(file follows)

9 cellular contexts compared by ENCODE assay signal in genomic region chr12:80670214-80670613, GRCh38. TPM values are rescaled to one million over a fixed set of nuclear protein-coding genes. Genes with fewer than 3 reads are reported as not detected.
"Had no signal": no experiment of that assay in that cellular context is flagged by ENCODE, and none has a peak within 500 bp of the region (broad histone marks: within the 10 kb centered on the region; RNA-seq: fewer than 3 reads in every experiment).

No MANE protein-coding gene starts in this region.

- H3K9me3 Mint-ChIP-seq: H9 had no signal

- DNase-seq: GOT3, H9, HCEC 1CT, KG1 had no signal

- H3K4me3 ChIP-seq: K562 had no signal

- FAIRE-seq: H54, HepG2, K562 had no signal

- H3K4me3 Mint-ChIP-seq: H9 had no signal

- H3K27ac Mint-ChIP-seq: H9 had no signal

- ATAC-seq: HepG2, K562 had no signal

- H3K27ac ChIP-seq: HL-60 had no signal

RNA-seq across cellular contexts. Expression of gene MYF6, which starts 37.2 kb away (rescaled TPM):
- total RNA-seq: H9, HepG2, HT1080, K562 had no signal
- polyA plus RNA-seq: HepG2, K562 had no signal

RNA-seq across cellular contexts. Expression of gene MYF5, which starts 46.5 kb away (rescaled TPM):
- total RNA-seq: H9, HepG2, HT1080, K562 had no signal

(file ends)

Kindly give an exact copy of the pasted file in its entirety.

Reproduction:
9 cellular contexts compared by ENCODE assay signal in genomic region chr12:80670214-80670613, GRCh38. TPM values are rescaled to one million over a fixed set of nuclear protein-coding genes. Genes with fewer than 3 reads are reported as not detected.
"Had no signal": no experiment of that assay in that cellular context is flagged by ENCODE, and none has a peak within 500 bp of the region (broad histone marks: within the 10 kb centered on the region; RNA-seq: fewer than 3 reads in every experiment).

No MANE protein-coding gene starts in this region.

- H3K9me3 Mint-ChIP-seq: H9 had no signal

- DNase-seq: GOT3, H9, HCEC 1CT, KG1 had no signal

- H3K4me3 ChIP-seq: K562 had no signal

- FAIRE-seq: H54, HepG2, K562 had no signal

- H3K4me3 Mint-ChIP-seq: H9 had no signal

- H3K27ac Mint-ChIP-seq: H9 had no signal

- ATAC-seq: HepG2, K562 had no signal

- H3K27ac ChIP-seq: HL-60 had no signal

RNA-seq across cellular contexts. Expression of gene MYF6, which starts 37.2 kb away (rescaled TPM):
- total RNA-seq: H9, HepG2, HT1080, K562 had no signal
- polyA plus RNA-seq: HepG2, K562 had no signal

RNA-seq across cellular contexts. Expression of gene MYF5, which starts 46.5 kb away (rescaled TPM):
- total RNA-seq: H9, HepG2, HT1080, K562 had no signal